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Archaeologists in Egypt unearth a limestone sphinx-like statue with a smiley face and two dimples

500 kilometres south of Cairo, Egypt’s capital city, archaeologists discovered a limestone figure that resembled a sphinx and had two dimples and a smile on its face close to the Hathor Temple.

The artefact was discovered within a two-level tomb close to the temple and may be a stylized image of a former Roman emperor, according to the antiquities authorities.

The figure, according to the archaeologists, might be a representation of the Roman emperor Claudius, who ruled from 41 to 54 AD and expanded Rome’s dominion into North Africa.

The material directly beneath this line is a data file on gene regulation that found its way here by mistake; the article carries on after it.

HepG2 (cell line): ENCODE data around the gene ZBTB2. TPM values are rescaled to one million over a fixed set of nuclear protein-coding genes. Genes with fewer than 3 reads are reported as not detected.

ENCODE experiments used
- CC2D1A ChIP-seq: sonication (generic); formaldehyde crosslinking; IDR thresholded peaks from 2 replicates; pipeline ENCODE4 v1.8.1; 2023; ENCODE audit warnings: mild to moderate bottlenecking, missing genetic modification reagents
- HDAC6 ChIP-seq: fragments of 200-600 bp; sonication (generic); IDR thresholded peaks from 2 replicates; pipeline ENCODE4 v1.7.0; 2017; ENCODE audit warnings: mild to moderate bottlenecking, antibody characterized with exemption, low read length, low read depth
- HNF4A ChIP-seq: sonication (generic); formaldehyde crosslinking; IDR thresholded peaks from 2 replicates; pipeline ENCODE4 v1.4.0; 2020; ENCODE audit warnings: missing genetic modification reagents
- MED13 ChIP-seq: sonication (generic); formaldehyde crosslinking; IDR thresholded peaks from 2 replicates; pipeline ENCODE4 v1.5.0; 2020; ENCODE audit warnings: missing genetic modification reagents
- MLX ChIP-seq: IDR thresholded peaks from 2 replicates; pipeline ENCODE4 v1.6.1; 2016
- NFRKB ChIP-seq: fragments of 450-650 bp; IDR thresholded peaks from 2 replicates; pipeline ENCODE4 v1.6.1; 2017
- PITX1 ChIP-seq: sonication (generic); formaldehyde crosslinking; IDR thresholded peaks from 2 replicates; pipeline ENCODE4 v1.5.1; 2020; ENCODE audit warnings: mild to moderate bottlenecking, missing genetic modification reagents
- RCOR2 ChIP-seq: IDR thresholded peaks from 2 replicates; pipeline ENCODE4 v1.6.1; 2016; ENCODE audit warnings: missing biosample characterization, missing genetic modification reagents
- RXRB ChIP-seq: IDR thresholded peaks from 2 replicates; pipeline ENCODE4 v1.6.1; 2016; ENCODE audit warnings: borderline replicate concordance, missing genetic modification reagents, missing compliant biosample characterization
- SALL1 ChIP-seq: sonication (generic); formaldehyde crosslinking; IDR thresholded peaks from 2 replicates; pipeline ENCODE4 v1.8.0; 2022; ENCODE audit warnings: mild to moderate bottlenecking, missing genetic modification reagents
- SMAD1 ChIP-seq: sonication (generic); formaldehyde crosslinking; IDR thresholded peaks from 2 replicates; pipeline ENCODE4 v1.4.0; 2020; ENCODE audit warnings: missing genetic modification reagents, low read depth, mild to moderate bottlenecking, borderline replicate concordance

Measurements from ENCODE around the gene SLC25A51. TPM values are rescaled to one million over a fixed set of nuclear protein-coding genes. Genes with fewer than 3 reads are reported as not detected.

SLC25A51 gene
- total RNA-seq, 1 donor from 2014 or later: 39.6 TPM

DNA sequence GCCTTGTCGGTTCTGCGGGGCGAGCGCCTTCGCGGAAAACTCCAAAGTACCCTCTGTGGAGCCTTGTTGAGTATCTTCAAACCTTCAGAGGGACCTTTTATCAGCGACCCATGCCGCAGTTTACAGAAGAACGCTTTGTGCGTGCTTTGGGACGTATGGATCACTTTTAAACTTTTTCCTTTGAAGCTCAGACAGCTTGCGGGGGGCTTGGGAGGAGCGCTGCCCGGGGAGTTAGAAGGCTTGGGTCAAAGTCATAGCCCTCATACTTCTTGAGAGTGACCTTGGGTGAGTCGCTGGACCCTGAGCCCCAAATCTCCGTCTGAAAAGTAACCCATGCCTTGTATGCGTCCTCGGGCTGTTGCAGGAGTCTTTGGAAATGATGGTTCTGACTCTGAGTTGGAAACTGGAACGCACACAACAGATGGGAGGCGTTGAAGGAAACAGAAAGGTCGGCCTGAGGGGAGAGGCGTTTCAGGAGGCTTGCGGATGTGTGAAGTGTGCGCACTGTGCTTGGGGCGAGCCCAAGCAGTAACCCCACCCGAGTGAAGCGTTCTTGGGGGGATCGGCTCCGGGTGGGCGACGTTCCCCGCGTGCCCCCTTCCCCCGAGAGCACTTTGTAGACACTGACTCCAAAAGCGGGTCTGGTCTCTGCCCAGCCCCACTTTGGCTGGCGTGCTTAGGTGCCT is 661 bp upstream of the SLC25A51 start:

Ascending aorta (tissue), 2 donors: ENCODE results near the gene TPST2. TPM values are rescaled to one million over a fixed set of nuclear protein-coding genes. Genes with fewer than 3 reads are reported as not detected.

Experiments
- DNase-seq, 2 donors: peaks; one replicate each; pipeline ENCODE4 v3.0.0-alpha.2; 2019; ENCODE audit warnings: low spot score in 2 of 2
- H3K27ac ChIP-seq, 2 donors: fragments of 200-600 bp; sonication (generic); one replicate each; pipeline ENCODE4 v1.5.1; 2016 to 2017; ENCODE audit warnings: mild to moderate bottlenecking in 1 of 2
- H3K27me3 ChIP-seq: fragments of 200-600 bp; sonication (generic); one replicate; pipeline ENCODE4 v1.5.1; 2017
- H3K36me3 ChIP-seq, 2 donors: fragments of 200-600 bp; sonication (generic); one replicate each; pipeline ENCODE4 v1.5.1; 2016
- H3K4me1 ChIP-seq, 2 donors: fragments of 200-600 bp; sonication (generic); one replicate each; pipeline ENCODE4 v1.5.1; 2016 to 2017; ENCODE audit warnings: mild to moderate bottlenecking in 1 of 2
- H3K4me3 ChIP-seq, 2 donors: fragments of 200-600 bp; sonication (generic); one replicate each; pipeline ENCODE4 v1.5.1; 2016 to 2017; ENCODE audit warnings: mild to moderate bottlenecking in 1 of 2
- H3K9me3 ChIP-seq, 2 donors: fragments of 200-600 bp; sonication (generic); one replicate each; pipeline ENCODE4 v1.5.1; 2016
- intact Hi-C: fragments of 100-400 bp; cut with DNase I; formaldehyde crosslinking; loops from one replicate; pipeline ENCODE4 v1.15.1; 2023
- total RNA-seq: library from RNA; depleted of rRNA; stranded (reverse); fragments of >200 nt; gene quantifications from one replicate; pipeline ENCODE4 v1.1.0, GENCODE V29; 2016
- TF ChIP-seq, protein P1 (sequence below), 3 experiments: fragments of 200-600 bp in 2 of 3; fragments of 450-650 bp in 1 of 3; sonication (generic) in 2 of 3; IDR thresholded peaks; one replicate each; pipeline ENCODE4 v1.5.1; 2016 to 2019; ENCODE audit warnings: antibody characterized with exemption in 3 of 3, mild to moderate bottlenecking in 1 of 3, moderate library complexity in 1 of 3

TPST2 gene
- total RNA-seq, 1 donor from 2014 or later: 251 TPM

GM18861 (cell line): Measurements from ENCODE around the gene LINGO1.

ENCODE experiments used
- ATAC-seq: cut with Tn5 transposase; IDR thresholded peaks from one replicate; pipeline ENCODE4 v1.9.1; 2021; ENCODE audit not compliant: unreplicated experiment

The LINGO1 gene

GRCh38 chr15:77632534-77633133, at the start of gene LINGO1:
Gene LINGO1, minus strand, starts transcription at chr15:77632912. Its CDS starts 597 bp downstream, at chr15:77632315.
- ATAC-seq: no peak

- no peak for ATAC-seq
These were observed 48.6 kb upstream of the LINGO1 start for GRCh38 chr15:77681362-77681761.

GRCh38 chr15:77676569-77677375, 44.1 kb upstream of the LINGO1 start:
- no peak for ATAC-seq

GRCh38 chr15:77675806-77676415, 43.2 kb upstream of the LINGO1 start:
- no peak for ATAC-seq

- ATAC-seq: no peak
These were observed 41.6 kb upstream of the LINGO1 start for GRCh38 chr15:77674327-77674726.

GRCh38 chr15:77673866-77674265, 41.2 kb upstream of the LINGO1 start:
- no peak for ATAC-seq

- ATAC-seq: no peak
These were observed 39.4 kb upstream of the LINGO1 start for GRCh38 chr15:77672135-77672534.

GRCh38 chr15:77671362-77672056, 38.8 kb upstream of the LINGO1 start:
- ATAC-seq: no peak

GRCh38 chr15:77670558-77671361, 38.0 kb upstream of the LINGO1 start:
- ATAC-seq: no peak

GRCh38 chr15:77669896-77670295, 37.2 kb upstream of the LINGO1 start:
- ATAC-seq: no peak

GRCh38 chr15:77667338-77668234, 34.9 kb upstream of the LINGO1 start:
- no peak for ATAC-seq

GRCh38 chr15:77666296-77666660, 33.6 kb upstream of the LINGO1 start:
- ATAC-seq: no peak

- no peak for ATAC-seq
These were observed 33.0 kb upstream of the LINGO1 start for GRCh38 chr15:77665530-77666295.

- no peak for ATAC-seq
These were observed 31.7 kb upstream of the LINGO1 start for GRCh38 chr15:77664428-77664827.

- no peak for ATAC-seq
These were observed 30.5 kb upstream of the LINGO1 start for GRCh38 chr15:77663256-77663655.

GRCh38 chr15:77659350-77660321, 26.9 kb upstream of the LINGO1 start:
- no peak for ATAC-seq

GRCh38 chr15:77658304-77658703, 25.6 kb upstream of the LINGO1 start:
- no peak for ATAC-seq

‘The sphinx is exquisitely and precisely sculpted. According to a preliminary inspection of the statue, it might be the work of the Roman emperor Claudianoius,’ according to Mamdouh El-Damaty, an Egyptology professor at Ain Shams University.

Apart from the smiling statue, the archaeologists also stumbled upon a Roman-era slab with demotic and hieroglyphic inscriptions.

Though the statue is comparatively much smaller than the widely popular Sphinx in the Pyramids of Giza which stands tall at 20 metres, the archaeologists will continue their research to reveal more information about its identity. Deciphering the slab may shed important information about the statue, the ministry noted.


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